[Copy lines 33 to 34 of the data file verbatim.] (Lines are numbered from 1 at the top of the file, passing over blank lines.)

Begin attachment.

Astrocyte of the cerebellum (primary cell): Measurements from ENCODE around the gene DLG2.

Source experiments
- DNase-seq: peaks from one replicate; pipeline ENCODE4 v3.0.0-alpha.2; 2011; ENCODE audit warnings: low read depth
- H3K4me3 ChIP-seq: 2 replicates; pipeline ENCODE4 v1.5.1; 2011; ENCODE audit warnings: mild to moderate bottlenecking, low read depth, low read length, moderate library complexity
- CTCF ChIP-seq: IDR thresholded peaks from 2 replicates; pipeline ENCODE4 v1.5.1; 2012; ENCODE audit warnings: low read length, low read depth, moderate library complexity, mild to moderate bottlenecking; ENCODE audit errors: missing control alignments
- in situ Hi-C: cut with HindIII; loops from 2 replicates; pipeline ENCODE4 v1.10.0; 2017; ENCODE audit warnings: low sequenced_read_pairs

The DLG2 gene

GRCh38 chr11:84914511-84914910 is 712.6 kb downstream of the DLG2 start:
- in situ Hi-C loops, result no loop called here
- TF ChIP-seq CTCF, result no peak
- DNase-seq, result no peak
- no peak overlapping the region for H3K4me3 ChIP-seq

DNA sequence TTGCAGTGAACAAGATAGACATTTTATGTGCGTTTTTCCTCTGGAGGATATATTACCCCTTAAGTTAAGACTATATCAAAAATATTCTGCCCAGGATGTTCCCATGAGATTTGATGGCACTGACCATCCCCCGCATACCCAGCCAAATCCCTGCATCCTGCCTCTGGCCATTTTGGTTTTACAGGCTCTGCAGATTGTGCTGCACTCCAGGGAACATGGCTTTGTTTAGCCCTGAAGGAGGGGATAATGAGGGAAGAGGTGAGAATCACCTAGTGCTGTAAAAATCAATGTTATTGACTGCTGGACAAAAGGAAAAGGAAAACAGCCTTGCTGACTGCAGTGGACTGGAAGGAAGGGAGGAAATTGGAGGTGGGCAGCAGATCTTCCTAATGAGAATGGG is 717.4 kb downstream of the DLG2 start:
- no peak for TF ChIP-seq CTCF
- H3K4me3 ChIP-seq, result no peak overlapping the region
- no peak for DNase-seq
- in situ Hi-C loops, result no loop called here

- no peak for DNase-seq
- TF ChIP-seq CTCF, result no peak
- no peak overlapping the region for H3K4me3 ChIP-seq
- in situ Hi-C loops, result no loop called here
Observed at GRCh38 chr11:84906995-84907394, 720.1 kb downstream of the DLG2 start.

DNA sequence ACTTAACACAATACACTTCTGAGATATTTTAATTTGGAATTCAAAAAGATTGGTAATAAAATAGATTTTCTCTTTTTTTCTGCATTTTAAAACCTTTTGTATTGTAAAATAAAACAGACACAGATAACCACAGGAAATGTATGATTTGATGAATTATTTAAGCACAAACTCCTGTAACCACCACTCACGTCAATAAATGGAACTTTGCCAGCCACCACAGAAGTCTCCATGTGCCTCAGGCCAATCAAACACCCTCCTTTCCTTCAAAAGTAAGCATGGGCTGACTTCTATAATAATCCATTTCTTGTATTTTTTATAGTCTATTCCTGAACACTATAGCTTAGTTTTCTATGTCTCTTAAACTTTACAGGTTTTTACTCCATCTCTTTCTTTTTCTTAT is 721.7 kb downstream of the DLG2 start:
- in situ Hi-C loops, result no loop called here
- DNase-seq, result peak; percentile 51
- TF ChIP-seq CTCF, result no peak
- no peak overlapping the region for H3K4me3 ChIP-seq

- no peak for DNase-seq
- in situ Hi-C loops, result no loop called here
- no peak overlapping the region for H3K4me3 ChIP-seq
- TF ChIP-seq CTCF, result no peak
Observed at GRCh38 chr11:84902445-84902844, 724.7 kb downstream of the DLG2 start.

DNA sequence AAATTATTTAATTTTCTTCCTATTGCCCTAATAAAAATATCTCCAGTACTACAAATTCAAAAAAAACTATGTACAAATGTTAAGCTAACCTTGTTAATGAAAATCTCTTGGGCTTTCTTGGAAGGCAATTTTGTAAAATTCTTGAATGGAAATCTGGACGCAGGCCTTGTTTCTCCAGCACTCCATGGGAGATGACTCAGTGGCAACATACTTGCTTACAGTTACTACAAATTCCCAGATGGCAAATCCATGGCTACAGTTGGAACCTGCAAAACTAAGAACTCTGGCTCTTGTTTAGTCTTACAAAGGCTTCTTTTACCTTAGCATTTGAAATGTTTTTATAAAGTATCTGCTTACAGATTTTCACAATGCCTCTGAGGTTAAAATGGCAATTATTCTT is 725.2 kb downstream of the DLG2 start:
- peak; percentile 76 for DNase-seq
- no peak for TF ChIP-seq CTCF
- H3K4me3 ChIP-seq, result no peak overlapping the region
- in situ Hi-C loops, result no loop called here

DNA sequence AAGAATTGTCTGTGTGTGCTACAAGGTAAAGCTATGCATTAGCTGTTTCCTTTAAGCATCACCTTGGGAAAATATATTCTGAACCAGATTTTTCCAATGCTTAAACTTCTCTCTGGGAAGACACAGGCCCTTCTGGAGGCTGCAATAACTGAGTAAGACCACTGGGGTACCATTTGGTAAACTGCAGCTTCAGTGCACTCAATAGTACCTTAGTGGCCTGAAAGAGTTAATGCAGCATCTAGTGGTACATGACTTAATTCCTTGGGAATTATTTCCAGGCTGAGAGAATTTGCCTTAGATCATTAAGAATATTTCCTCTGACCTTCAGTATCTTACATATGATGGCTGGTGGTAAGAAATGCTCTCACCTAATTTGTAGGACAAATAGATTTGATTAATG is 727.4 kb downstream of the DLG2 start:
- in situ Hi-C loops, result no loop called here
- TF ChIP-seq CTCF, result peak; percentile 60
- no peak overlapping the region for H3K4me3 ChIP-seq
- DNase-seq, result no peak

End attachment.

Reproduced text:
DNA sequence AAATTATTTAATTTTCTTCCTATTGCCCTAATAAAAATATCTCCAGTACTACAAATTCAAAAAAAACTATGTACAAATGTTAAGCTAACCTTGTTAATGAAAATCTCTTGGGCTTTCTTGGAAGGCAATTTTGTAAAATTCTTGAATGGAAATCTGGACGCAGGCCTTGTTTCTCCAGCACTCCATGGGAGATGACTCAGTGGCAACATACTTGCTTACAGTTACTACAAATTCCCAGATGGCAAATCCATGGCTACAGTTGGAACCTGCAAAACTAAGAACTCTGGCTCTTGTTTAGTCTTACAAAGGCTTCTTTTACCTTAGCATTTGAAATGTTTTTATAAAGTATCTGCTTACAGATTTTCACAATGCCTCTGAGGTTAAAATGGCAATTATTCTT is 725.2 kb downstream of the DLG2 start:
- peak; percentile 76 for DNase-seq